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Voter Registration Safeguards

Voter registration is a safeguard in itself. The National Register of Electors is a permanent, continuously updated database of Canadians who are eligible to vote in federal elections and referendums. It contains the name, address, gender and date of birth of each registered elector, along with a unique identifier to help track changes to the elector' s registration record. An accurate Register helps ensure that only those who are eligible to vote cast a ballot and that they do so in the correct riding (electoral district).

Making sure people are eligible

  • When a person registers, they must affirm that they are a Canadian citizen and will be at least 18 years old on election day. They must also prove their identity and address.
  • When a person votes, they must show ID with the same name and address as are on the list of electors.
  • To make sure that ineligible individuals have not been registered, Elections Canada compares information it receives from Immigration, Refugees and Citizenship Canada (IRCC) with that in the National Register of Electors and removes any non-citizens from the Register. After an election, Elections Canada also uses information from the IRCC to verify whether non-citizens have voted. Potential cases of  non-citizens having voted may be referred to the Commissioner of Canada Elections.

Keeping track of who has already voted

  • Many safeguards are in place to make sure that only eligible individuals can vote and that they vote only once and only in the electoral district where they are registered.
    • Electors must vote in person at their assigned polling location or by special ballot.
    • Once someone votes in person or asks for a special ballot, election workers mark the list of electors to show that the person has already voted and cannot vote again in the election.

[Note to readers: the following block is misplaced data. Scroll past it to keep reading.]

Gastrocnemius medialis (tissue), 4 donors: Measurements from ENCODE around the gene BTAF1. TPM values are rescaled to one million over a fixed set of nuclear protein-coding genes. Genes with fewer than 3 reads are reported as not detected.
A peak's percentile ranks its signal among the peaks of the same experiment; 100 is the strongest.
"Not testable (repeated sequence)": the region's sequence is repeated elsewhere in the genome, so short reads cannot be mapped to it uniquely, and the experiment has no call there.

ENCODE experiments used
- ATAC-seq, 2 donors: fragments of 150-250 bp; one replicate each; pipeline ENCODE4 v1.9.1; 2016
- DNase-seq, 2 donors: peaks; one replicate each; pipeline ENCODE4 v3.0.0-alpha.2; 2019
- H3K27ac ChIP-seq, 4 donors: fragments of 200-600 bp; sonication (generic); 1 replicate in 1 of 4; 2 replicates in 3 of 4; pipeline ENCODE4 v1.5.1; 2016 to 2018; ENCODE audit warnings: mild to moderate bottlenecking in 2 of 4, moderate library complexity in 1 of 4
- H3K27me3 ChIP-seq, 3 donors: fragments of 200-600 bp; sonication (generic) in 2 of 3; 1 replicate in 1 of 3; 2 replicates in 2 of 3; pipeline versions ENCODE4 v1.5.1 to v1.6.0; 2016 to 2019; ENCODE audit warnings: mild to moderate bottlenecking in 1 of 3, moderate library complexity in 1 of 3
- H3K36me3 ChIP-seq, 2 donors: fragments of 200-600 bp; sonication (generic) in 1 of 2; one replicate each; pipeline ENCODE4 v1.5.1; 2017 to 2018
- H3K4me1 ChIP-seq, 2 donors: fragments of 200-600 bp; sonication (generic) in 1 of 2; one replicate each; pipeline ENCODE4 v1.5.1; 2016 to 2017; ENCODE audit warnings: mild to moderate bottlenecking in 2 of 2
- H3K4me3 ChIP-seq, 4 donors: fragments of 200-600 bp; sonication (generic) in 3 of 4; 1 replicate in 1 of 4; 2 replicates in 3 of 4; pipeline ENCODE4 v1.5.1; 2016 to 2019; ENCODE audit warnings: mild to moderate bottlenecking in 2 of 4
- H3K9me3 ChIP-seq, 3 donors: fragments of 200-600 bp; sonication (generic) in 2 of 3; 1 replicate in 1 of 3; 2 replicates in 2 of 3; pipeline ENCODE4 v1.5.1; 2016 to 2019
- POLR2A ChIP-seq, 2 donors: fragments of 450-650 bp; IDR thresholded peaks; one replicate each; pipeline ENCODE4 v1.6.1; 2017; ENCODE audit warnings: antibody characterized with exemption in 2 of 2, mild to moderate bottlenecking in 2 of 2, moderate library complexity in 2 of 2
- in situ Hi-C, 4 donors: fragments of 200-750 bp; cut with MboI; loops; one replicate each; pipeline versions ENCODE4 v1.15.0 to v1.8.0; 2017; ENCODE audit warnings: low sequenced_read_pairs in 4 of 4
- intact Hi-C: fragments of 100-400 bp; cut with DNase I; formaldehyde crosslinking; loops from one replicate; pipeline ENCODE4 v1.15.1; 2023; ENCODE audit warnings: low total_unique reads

• Elections Canada also does verification checks after an election, including reviewing our records to see if there are any irregularities.
    • All election materials are kept for 10 years. If there are potential irregularities, individuals authorized by the Chief Electoral Officer may open sealed poll bags to re-examine the ballots in question.
  • It is illegal to vote more than once in a federal election.

Updating voter registrations

  • More than 27 million Canadians are eligible to vote. Most of them are already registered.
  • The Canadian electorate is constantly changing: every year, 2.6  million Canadians move; 150,000 become citizens; 370,000 turn 18; and 300,000  electors pass away.
  • To keep up with the changes, Elections Canada continually updates voter registrations .
    • On an ongoing basis, Canadians can use our Online Voter Registration Service to check if they are registered, register for the first time or update the address on their registration.
    • Between elections, Elections Canada updates registrations in the National Register of Electors using data from over 40 sources, including:
      • the Canada Revenue Agency, for people who give consent on their tax return allowing their information to be shared with Elections Canada
      • Immigration, Refugees and Citizenship Canada , for new Canadian citizens who give consent on their application for citizenship allowing their information to be shared with Elections Canada
      • provincial/territorial driver' s licence bureaus and vital statistics agencies (for deaths)
      • provincial/territorial voters lists or electoral registers
    • During elections, electors can also register or update their registration by:
      • visiting an Elections Canada revisal desk in a public venue near their home
      • going to or calling their Elections Canada office
      • registering at their assigned polling station just before they vote

Guarding voters' privacy

  • Elections Canada holds limited personal information about electors, including their name, address and date of birth.
    • We do not have electors ' social insurance (SIN) numbers.
    • We do not generally have electors ' phone numbers or email addresses.
      • We only have the phone numbers or email addresses of people who gave this information to us so that we can follow up with them about a specific request.
      • Elections Canada does not provide electors ' phone numbers or email addresses to political parties or anyone else.
  • Elections Canada takes many precautions to make sure that the personal information we hold is kept secure and used for authorized purposes only:
    • Elections Canada staff are screened and trained on privacy and security.
    • We have technological and physical safeguards in place to restrict access to personal information.
  • Elections Canada upholds the Privacy Act.